When you purchase a Manufactured Modular home from us, it arrives on site in either one or two pieces. This is an exciting time to watch your house become your home! There are a few things that you may be wondering about during this process, and we have some information for you!
The Trip From the Factory
Your house has been built in the factory and your land has been prepared to receive the house, so now it’s time to bring the completed modules to the site.
Once your home is ready for delivery, our expert freight company will safely transport your modular home to your location and efficiently unload it onto your prepared pad or foundation. Whether you prefer a block foundation, crawl space, or basement foundation, our team of experienced professionals is fully equipped and qualified to handle every detail of the installation process.
Setting the Modules
For small or medium sized houses, it can take less than a day to place your entire house on the foundation, but for larger houses, you will need to make sure that all modules are properly covered and weather-sealed in case the weather turns over-night.
Now that your house has been set on its foundation, the manufacturer’s job is over. It’s up to your general contractor to finish the task, a process known as “buttoning up.” The term comes from the old days of modular homes when different parts of a house were literally just snapped together. This term is still used, but it’s a significant over-simplification. There is still much work to be done before your house is move-in ready.
Connect the Modules
The different modules do still have to be fastened together, but now the process is accomplished in much more structurally sound ways. The modules already come with plumbing and wiring installed, but they must be connected to each other. Your general contractor will have to hire electricians, plumbers, and other specialists to make sure that the utilities are properly connected throughout the house.
Repair Shipping Damage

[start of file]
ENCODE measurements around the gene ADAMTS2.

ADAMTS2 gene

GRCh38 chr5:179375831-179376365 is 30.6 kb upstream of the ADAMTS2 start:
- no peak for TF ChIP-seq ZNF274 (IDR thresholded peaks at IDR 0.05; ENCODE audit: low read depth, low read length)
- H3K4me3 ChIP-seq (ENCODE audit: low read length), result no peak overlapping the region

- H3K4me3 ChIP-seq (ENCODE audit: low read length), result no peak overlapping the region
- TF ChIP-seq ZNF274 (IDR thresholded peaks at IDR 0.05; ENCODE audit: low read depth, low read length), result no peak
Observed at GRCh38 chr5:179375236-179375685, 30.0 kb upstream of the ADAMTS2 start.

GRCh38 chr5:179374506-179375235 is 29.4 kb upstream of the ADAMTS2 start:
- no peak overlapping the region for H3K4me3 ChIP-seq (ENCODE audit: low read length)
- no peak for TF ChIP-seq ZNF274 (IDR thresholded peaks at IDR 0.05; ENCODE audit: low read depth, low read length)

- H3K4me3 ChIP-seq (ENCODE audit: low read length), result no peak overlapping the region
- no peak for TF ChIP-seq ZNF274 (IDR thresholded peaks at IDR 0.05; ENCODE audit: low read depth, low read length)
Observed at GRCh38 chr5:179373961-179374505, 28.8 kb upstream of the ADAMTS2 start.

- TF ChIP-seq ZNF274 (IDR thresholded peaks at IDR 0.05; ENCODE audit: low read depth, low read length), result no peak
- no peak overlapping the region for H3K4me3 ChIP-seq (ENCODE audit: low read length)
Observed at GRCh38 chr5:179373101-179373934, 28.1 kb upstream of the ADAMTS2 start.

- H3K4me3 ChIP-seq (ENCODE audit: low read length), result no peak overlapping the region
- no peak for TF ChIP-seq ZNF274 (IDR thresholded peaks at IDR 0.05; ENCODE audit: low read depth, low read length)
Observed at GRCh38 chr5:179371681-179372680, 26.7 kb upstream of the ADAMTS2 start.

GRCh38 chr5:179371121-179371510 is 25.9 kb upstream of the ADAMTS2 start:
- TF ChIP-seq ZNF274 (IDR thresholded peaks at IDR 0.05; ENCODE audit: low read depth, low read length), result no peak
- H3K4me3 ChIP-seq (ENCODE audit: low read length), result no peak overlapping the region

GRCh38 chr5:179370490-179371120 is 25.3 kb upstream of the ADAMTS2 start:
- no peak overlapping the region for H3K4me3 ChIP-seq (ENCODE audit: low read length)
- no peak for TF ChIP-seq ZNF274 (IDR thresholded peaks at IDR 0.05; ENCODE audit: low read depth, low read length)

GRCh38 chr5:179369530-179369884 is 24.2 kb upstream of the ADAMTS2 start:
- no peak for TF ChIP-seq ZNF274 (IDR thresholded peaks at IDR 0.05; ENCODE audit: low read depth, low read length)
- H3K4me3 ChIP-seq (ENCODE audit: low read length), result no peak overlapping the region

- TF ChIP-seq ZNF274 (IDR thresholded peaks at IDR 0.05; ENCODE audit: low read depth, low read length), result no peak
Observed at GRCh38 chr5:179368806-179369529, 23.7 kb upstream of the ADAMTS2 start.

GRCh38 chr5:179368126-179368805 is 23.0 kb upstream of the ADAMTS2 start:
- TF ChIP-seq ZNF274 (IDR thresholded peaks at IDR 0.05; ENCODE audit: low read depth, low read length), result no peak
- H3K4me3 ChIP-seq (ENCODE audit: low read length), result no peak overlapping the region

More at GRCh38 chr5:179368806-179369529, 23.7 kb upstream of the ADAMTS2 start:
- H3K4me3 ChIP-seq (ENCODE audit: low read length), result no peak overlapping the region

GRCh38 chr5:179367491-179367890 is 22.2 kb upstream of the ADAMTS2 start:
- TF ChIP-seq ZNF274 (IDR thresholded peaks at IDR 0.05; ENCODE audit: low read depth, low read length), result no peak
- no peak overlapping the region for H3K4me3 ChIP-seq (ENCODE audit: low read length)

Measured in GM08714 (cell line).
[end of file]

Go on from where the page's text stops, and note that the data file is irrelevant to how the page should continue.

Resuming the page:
During transport and delivery, cracks and dents may form in the drywall. This does not have any effect on the structural integrity of the house, but those cracks will need to be covered up with grout and a fresh coat of paint. Far less common, but still possible, is that damage to cabinetry or other interior aspects may occur. In that case, your general contractor can let you know whether or not it can be fixed on site, or if the manufacturer should ship a replacement. Consider that it may be less expensive (and faster) to buy a replacement locally.
Any interior aspects that are attached to the house like sinks, showers, and dishwashers will already be set in the modules, but appliances like refrigerators and washer/dryers may have to be installed by your general contractor. Items like these will be shipped together from the manufacturer and will need to be signed for. Look over your inventory closely! If you acknowledge receipt of an item without making sure that you actually received it, you may be on the hook for the cost of purchasing it all over again. At the very least, it will cause delays and headaches.
You may have decided to let your general contractor finish some rooms or aspects of the house rather than having it done by the manufacturer. Some areas like basements and porches will need to be finished by the general contractor regardless of your preference since it isn’t possible to have them constructed by the manufacturer ahead of time. These projects will usually be started after the other buttoning up has been completed.